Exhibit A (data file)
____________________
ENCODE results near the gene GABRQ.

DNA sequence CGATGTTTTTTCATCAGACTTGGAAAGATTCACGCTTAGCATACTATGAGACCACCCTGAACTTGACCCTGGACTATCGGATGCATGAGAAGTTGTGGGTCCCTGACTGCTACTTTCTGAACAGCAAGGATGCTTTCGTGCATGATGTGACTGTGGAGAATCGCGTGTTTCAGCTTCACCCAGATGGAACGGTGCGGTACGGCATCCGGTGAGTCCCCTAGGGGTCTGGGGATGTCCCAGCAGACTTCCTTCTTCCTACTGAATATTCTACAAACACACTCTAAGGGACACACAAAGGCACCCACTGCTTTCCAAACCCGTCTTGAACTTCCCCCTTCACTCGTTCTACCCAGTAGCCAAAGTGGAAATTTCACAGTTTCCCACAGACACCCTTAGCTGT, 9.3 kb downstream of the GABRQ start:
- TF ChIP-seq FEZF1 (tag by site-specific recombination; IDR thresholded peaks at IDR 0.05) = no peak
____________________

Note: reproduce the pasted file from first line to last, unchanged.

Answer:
ENCODE results near the gene GABRQ.

DNA sequence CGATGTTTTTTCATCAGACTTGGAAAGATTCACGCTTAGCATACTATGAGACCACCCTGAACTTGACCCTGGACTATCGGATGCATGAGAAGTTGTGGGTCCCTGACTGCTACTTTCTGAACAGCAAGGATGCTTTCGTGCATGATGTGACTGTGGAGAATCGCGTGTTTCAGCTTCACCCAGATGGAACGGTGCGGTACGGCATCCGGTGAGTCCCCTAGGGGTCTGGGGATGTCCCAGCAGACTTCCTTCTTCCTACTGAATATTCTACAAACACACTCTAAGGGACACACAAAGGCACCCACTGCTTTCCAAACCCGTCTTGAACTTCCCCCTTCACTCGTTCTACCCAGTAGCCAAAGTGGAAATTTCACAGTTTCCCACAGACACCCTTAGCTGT, 9.3 kb downstream of the GABRQ start:
- TF ChIP-seq FEZF1 (tag by site-specific recombination; IDR thresholded peaks at IDR 0.05) = no peak